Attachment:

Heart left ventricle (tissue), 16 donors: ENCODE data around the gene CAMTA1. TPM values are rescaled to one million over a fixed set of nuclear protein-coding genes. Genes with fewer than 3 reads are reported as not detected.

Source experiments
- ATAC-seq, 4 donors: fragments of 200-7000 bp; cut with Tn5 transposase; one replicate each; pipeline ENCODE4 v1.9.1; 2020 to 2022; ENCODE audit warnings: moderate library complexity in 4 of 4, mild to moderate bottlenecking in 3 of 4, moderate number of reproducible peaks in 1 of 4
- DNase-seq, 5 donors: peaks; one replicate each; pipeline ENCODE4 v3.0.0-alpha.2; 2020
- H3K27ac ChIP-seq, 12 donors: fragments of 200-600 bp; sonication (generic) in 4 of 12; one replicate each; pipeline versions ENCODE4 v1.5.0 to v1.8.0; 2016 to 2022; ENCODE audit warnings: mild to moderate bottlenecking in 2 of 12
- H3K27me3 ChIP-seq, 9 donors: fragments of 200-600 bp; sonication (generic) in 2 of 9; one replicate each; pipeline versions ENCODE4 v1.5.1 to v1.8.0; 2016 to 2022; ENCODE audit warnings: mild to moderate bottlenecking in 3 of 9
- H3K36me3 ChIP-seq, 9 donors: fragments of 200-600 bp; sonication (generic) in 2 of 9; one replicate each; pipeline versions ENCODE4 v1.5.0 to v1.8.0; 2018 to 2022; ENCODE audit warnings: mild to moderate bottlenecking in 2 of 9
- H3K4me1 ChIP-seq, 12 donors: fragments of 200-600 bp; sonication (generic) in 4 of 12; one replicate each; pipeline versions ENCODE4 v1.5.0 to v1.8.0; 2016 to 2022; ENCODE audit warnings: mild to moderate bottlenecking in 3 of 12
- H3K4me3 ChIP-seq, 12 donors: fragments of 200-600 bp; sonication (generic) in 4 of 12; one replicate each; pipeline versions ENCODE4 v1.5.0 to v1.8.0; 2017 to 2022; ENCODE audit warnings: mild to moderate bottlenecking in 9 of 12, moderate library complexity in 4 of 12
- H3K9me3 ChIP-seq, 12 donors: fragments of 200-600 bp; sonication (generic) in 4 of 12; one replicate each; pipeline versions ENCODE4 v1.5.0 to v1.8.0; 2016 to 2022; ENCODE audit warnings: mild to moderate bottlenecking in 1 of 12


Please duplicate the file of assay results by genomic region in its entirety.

Heart left ventricle (tissue), 16 donors: ENCODE data around the gene CAMTA1. TPM values are rescaled to one million over a fixed set of nuclear protein-coding genes. Genes with fewer than 3 reads are reported as not detected.

Source experiments
- ATAC-seq, 4 donors: fragments of 200-7000 bp; cut with Tn5 transposase; one replicate each; pipeline ENCODE4 v1.9.1; 2020 to 2022; ENCODE audit warnings: moderate library complexity in 4 of 4, mild to moderate bottlenecking in 3 of 4, moderate number of reproducible peaks in 1 of 4
- DNase-seq, 5 donors: peaks; one replicate each; pipeline ENCODE4 v3.0.0-alpha.2; 2020
- H3K27ac ChIP-seq, 12 donors: fragments of 200-600 bp; sonication (generic) in 4 of 12; one replicate each; pipeline versions ENCODE4 v1.5.0 to v1.8.0; 2016 to 2022; ENCODE audit warnings: mild to moderate bottlenecking in 2 of 12
- H3K27me3 ChIP-seq, 9 donors: fragments of 200-600 bp; sonication (generic) in 2 of 9; one replicate each; pipeline versions ENCODE4 v1.5.1 to v1.8.0; 2016 to 2022; ENCODE audit warnings: mild to moderate bottlenecking in 3 of 9
- H3K36me3 ChIP-seq, 9 donors: fragments of 200-600 bp; sonication (generic) in 2 of 9; one replicate each; pipeline versions ENCODE4 v1.5.0 to v1.8.0; 2018 to 2022; ENCODE audit warnings: mild to moderate bottlenecking in 2 of 9
- H3K4me1 ChIP-seq, 12 donors: fragments of 200-600 bp; sonication (generic) in 4 of 12; one replicate each; pipeline versions ENCODE4 v1.5.0 to v1.8.0; 2016 to 2022; ENCODE audit warnings: mild to moderate bottlenecking in 3 of 12
- H3K4me3 ChIP-seq, 12 donors: fragments of 200-600 bp; sonication (generic) in 4 of 12; one replicate each; pipeline versions ENCODE4 v1.5.0 to v1.8.0; 2017 to 2022; ENCODE audit warnings: mild to moderate bottlenecking in 9 of 12, moderate library complexity in 4 of 12
- H3K9me3 ChIP-seq, 12 donors: fragments of 200-600 bp; sonication (generic) in 4 of 12; one replicate each; pipeline versions ENCODE4 v1.5.0 to v1.8.0; 2016 to 2022; ENCODE audit warnings: mild to moderate bottlenecking in 1 of 12